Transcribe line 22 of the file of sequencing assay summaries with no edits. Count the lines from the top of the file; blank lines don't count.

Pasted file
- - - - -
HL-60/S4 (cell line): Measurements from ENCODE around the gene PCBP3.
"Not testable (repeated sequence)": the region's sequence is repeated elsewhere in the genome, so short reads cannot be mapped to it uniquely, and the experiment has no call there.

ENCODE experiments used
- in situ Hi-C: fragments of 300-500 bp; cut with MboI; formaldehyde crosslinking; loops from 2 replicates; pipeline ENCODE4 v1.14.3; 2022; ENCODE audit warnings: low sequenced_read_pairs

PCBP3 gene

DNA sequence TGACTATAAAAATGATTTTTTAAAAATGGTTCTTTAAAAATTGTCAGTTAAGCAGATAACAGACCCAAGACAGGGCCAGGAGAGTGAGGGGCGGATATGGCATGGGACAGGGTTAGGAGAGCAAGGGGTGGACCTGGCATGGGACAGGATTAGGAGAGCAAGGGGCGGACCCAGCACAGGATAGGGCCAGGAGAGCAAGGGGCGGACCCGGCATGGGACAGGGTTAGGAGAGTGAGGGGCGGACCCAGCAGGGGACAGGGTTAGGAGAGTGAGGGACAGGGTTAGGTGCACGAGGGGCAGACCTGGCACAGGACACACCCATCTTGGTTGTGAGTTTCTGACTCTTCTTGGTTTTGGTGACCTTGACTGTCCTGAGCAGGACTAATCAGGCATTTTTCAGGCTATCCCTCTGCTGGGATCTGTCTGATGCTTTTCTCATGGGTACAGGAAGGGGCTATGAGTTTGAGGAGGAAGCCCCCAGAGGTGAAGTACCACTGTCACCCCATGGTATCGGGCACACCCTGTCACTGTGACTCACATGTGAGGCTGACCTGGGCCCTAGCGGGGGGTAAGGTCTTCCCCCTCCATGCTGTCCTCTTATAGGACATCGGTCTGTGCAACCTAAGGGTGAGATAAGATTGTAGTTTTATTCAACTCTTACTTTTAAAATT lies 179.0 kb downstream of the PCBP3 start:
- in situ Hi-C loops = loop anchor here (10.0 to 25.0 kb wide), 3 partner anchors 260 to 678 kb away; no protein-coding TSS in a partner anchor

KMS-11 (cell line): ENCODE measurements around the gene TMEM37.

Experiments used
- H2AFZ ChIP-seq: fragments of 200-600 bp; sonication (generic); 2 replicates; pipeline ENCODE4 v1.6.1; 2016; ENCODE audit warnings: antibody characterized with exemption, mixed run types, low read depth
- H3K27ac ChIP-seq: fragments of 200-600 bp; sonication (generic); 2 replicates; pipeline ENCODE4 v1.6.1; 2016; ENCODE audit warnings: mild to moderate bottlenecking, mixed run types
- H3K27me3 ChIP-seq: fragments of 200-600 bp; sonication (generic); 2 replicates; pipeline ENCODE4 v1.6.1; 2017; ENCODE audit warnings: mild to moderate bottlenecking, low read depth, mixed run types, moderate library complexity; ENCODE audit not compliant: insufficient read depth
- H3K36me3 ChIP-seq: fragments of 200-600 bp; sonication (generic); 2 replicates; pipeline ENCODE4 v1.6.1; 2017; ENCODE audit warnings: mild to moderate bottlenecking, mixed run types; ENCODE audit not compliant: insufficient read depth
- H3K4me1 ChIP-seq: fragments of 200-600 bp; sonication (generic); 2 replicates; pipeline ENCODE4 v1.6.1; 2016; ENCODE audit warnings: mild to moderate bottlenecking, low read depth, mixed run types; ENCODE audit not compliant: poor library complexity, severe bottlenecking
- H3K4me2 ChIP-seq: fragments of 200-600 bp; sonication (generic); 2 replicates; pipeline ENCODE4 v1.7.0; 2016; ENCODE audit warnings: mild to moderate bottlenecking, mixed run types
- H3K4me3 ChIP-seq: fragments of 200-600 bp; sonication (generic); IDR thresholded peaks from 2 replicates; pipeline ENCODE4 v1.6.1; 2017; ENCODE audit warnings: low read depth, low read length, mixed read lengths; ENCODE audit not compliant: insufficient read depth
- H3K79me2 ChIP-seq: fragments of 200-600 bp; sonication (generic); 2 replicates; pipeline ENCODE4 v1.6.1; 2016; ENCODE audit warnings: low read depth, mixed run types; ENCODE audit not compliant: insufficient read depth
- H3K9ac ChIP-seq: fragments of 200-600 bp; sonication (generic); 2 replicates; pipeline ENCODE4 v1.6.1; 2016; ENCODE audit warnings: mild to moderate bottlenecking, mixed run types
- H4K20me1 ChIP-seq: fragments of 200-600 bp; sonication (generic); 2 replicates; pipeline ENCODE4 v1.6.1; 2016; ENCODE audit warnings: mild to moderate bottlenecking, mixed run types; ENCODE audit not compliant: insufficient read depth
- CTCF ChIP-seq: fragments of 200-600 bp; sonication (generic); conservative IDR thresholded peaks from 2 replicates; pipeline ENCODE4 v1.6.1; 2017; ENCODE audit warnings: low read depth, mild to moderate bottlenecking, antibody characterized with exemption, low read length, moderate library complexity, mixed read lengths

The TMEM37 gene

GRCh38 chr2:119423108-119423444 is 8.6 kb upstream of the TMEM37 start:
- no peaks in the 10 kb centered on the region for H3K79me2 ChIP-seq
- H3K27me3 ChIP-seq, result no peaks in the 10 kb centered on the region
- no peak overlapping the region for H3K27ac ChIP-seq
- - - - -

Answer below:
GRCh38 chr2:119423108-119423444 is 8.6 kb upstream of the TMEM37 start: